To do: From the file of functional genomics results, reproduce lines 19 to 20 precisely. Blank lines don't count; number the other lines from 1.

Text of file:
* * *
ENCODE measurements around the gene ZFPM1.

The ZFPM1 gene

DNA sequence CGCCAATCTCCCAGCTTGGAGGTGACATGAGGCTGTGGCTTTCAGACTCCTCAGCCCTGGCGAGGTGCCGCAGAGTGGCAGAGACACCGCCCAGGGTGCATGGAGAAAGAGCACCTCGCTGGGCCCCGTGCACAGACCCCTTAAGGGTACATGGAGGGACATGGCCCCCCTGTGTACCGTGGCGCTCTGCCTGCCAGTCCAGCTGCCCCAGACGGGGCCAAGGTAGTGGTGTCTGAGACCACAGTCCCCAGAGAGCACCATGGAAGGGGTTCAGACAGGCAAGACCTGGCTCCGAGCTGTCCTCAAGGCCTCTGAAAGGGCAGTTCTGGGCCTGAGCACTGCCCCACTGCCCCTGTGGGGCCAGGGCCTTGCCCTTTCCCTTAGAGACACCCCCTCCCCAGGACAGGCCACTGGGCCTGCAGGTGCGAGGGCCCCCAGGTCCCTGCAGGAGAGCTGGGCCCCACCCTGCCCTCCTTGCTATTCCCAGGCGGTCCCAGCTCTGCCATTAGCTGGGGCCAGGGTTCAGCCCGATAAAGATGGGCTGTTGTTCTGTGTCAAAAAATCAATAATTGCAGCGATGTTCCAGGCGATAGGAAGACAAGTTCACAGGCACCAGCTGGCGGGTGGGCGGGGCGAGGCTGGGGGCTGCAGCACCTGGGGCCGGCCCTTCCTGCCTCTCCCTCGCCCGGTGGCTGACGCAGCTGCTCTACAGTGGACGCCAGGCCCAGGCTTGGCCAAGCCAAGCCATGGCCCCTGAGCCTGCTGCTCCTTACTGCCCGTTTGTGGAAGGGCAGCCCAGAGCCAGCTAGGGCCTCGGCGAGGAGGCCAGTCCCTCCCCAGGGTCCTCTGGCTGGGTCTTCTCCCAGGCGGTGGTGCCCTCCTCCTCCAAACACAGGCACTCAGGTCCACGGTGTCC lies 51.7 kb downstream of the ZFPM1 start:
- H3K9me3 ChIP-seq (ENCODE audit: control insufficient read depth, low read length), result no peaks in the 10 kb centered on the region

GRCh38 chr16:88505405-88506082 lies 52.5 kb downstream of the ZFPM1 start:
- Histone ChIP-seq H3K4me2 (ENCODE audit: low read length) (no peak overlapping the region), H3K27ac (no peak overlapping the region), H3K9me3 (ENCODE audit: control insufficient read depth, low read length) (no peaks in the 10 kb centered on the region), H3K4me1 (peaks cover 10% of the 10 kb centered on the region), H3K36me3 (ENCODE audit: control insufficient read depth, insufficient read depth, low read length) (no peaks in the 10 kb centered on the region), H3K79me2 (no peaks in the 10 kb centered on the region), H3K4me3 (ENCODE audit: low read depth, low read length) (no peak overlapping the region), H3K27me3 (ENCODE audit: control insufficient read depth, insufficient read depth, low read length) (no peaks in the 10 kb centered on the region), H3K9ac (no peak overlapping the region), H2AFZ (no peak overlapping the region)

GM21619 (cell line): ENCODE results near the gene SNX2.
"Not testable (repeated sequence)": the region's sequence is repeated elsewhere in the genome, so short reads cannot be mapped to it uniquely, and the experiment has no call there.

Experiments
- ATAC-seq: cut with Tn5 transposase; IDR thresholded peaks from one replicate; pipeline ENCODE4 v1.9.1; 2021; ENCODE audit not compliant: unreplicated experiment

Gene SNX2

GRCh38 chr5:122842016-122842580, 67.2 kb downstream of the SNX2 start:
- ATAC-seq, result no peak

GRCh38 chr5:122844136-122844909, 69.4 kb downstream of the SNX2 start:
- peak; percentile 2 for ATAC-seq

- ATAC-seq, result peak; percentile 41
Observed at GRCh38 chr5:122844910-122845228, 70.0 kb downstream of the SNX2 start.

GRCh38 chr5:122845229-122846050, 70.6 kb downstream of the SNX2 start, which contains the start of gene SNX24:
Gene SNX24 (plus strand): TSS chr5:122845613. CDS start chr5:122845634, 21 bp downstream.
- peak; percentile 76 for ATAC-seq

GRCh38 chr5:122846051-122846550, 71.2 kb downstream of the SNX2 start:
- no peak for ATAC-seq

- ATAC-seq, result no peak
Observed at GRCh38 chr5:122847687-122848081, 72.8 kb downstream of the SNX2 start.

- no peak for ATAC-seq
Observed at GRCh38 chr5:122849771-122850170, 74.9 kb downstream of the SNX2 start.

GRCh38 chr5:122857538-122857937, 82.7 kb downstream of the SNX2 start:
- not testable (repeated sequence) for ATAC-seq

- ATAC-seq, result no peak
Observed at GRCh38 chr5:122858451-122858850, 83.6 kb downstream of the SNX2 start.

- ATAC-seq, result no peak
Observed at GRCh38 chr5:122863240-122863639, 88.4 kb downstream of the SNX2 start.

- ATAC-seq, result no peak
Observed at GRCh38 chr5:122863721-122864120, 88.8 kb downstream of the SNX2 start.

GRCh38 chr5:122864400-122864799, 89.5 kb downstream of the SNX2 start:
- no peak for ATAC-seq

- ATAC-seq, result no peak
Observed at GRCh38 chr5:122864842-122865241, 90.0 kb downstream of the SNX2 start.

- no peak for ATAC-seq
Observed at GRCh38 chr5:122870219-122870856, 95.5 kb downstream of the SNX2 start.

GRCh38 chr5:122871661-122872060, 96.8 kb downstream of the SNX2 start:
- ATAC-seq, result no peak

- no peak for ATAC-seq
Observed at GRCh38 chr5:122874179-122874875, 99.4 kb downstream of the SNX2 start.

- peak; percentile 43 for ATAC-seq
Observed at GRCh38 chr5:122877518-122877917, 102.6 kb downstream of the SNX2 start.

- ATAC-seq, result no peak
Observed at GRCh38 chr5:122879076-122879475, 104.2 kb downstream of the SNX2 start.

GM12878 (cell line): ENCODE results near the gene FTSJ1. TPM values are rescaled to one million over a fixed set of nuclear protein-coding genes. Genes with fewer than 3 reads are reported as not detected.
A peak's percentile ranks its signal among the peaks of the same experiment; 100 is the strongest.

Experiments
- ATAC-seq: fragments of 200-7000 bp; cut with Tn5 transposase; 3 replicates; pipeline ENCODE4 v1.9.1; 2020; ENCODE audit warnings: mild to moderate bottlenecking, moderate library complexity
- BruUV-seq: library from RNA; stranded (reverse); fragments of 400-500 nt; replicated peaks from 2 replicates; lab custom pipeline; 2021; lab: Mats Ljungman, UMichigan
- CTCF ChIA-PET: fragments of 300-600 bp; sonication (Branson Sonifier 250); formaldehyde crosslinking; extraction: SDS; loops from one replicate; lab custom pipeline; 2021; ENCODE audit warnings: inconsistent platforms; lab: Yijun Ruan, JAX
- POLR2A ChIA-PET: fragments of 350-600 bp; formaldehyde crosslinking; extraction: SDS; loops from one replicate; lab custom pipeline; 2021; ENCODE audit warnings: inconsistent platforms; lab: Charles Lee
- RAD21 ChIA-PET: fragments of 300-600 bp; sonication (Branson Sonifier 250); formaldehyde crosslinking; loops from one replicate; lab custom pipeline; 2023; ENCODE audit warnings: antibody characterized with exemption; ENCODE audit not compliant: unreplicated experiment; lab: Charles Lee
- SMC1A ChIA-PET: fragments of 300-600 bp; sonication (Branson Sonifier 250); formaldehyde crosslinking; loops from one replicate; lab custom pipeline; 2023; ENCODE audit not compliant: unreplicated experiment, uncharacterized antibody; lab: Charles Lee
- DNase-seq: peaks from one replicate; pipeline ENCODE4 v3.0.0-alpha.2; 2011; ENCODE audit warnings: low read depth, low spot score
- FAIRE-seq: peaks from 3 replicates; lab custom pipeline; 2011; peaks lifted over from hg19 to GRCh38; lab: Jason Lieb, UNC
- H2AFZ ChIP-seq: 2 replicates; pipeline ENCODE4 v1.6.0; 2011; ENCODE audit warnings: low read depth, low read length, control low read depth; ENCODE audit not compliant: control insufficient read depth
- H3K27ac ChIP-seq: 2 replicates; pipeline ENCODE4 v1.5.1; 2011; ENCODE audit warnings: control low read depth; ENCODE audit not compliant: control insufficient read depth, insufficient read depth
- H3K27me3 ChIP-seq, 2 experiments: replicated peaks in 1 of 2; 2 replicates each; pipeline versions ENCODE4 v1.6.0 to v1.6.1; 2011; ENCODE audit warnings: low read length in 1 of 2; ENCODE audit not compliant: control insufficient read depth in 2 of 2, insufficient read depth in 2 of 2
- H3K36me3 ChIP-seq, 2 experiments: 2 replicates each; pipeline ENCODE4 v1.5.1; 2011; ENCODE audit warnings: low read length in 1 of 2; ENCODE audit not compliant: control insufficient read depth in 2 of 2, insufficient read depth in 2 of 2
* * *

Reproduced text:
Gene SNX24 (plus strand): TSS chr5:122845613. CDS start chr5:122845634, 21 bp downstream.
- peak; percentile 76 for ATAC-seq